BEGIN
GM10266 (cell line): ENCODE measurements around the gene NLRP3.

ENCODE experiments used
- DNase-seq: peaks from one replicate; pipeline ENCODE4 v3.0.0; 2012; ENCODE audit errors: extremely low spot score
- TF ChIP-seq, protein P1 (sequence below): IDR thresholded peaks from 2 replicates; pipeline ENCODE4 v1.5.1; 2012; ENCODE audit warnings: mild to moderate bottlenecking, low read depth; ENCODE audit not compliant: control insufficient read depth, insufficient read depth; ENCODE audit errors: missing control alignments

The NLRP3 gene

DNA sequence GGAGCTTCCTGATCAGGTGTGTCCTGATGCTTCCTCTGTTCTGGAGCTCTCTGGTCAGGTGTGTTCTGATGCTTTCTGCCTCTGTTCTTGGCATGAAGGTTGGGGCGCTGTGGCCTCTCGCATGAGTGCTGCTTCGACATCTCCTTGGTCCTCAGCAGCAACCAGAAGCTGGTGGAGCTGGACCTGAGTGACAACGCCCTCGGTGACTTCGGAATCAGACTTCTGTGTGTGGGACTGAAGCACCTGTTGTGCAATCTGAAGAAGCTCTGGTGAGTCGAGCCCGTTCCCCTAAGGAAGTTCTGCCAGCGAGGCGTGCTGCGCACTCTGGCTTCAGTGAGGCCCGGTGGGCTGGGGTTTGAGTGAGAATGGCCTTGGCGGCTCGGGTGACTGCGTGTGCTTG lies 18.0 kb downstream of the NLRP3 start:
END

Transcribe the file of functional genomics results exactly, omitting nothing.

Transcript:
GM10266 (cell line): ENCODE measurements around the gene NLRP3.

ENCODE experiments used
- DNase-seq: peaks from one replicate; pipeline ENCODE4 v3.0.0; 2012; ENCODE audit errors: extremely low spot score
- TF ChIP-seq, protein P1 (sequence below): IDR thresholded peaks from 2 replicates; pipeline ENCODE4 v1.5.1; 2012; ENCODE audit warnings: mild to moderate bottlenecking, low read depth; ENCODE audit not compliant: control insufficient read depth, insufficient read depth; ENCODE audit errors: missing control alignments

The NLRP3 gene

DNA sequence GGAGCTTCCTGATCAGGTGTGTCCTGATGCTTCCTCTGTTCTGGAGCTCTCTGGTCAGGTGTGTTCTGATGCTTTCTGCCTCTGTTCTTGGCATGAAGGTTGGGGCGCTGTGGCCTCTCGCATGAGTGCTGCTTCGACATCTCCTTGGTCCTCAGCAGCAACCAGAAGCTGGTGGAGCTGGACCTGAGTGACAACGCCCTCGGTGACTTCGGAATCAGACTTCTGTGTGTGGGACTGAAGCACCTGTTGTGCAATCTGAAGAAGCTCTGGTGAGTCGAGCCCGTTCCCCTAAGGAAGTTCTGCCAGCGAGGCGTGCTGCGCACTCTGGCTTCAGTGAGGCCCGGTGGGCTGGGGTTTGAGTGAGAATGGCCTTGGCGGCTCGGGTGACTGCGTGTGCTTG lies 18.0 kb downstream of the NLRP3 start: